Why can I only seem to eat well during the week?!

As we look at what might be a contributor to goals or progress not being met , we can sometimes hear ourselves asking… “ Why can I only seem to eat well during the week”. This can be a common thread in anyone who has adopted a healthier lifestyle or way of eating and still is not quite satisfied or completely confident in the changes made.

Let’s explore some of the reasons that might be causing a noticeable difference between your week-day diet and your weekend. 

Too restrictive during the week 

If someone is following a diet that is strict or does not allow for much variance we can start to create this mindset of only needing or only being able to commit to it 4or 5 days out the full 7. This can often lead to overindulging or beginning on the weekends on food groups that the particular diet or rule you have placed on yourself does not allow. 

Adopting an all or nothing mentality
Taking on a ‘I have to be perfect or I am failing’ mindset to your lifestyle can place immense pressure on you mentally leading to a lack of enjoyment and no room for when you may slip up or life just happens. We are human and trying to live like a robot is only increasing your stress. 

Priorities are conflicted 

Having goals and aspirations are fantastic! However sometimes these goals might not actually align with our current lifestyle or they may not align with us at all and we have set a goal to ‘Eat vegan for  months’ for example, on someone else’s recommendation or interest. It is important to check in yourself and identify what it is you would like to achieve and why this is so important to you allowing you to also align your priorities and lifestyle changes to back that up. 

You never change your relationship with food

This is critically important and here can be the problem. Most people go on what might be called a “food diet.” Aka yo-yo dieting. One month they’re only eating X. The next month they’re only eating Y. The following month they’re only eating Z. We all know people like this. They go from one “food diet” to the next. Sound familiar? Of course it does. We’ve all done it. We pick a diet and follow the rules for as long as we can using willpower. However, if the only thing you’re changing is the food you’re eating, you’re not going to change for the long term. It’s critical that you change your relationship with food. It’s critical that you change the way you think and react to food. You need to adopt the right mindset along with developing the healthy habits and behaviours necessary to lose weight and keep it off. Otherwise, you’ll keep going from one diet to the next. You’ll never be able to stick with anything long enough for it to become a lifestyle and no longer just another diet.Following X plan by simply willing ourselves to stay strong for as long as we can…until we can’t. We eventually lose steam, and revert back to our old ways.Like motivation, willpower is not sustainable. Most diets get more difficult to follow as time goes on. This is not a sustainable strategy. Changing your relationship with food is a big part of developing the right mindset along with the habits/behaviours to lose weight and keep it off is a big part of what we do too. Try asking WHY am I eating rather than WHAT am I eating? This simple question helps bring more awareness and compassion to your situation.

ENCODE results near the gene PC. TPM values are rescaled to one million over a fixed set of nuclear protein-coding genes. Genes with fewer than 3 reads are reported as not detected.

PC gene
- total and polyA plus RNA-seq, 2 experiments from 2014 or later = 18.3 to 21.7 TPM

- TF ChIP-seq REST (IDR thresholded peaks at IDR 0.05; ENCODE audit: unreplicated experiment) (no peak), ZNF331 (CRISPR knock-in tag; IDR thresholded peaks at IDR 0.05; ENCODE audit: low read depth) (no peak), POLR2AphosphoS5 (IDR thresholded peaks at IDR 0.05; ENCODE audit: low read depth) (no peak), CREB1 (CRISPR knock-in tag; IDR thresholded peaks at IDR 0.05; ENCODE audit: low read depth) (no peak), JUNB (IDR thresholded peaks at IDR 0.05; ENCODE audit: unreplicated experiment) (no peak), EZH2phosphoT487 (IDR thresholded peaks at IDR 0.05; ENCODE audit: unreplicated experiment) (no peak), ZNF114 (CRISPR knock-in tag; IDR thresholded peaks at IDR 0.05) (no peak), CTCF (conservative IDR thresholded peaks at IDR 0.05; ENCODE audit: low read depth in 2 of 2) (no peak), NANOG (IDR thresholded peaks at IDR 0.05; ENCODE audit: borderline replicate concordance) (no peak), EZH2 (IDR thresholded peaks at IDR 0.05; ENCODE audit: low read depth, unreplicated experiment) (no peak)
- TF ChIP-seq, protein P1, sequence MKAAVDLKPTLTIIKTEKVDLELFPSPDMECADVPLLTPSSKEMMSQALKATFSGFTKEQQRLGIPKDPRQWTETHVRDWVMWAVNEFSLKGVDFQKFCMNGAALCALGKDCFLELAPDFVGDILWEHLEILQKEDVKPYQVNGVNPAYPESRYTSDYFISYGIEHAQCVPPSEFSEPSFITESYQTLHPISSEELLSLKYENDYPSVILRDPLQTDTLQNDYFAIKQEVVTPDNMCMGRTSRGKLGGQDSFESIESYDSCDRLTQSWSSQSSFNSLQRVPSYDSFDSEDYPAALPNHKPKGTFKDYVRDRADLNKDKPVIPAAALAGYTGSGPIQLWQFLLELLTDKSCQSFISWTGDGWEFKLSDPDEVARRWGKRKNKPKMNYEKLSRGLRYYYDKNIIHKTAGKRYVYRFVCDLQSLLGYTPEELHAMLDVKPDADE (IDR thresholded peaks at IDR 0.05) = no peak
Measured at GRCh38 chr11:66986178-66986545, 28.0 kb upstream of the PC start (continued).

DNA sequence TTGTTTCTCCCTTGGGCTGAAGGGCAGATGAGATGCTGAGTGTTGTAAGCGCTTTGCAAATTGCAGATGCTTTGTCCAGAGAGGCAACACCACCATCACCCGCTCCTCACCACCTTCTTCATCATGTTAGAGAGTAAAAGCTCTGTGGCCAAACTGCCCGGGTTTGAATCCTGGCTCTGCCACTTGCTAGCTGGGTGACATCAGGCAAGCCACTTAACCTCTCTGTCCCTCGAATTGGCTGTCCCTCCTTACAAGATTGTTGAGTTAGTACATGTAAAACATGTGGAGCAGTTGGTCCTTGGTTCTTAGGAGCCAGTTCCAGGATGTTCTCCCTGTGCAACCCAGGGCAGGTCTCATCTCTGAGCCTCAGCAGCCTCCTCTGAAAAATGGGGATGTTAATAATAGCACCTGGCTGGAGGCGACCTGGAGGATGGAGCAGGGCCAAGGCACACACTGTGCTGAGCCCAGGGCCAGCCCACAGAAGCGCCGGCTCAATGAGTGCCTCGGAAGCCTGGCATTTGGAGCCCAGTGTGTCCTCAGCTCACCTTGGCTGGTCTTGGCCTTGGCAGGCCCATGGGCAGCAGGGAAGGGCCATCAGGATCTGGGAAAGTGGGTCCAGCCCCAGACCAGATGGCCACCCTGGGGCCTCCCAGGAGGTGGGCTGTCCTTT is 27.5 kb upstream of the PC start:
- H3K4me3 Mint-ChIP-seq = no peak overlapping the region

Accountability + Access to Support

It’s easy to make promises and break them if they’re only to yourself. No one knows if you keep them or not. So most times you don’t. We all know this feeling. The feeling of having been lied to and disappointed by ourselves mind you. It’s not empowering at all. Unless you’re being held accountable and support is there when needed, it’s very hard to stick with it. It’s too easy to rationalise to ourselves and it’s also very hard to sustain the effort required to lose weight.

At Fitness360 we empower women with the knowledge of what their body needs to meet the goals and the accountability and support to help them gain the confidence to maintain their healthy habits, achieving balance.